nad, I had a short look at the article. (Actually I should run to meet my real worms before it gets dark.) It's just a meta study, and I strongly suspect it is worthless: Soil can not be studied alone, there's always interaction between aboveground and belowground life. E.g. worms drag plant litter into their burrows, let it rot a little, then munch the goo (plus lots of dirt), and the resulting worm droppings gives excellent new soil. As long as soil accumulates that way or is at least balanced, I don't see how worms contribute to CO2 emissions.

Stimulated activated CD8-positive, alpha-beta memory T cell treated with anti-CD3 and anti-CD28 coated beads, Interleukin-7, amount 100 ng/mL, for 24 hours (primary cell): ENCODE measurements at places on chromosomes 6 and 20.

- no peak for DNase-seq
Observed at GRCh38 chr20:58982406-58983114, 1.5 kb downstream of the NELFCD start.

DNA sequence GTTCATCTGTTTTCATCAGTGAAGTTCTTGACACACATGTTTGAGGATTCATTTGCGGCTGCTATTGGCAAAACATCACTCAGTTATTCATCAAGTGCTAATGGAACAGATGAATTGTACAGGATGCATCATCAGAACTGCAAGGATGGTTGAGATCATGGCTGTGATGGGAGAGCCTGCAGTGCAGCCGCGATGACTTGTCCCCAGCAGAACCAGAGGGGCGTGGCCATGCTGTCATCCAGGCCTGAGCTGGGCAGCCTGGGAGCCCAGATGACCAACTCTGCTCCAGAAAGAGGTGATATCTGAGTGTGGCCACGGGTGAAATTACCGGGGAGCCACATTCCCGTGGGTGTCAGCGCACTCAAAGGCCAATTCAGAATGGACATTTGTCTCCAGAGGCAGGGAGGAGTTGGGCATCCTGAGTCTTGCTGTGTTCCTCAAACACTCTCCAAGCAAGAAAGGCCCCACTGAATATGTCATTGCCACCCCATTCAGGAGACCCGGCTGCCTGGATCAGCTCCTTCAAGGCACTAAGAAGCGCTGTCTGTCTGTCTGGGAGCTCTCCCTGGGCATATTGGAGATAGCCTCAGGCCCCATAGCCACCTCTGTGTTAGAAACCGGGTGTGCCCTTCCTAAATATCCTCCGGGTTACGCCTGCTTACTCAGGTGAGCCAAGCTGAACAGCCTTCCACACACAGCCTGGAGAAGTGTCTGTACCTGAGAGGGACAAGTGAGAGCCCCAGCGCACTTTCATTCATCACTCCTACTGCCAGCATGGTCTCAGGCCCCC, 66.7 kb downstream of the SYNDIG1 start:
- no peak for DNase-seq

BTW, I'm experimenting with char coal worm compost. The worm population that stabilized over the last 2-3 years seems quite different to what you would meet in usual compost, with lots of enchytraeids at the younger char coal. They seem to be an amplifying feedback on acidity. Folks call me crazy, but they are fascinating animals. E.g. one sort enchytraeid lives on glaciers: [Ice worms](http://en.wikipedia.org/wiki/Mesenchytraeus) die (dissolve) when it gets warmer than 5°C.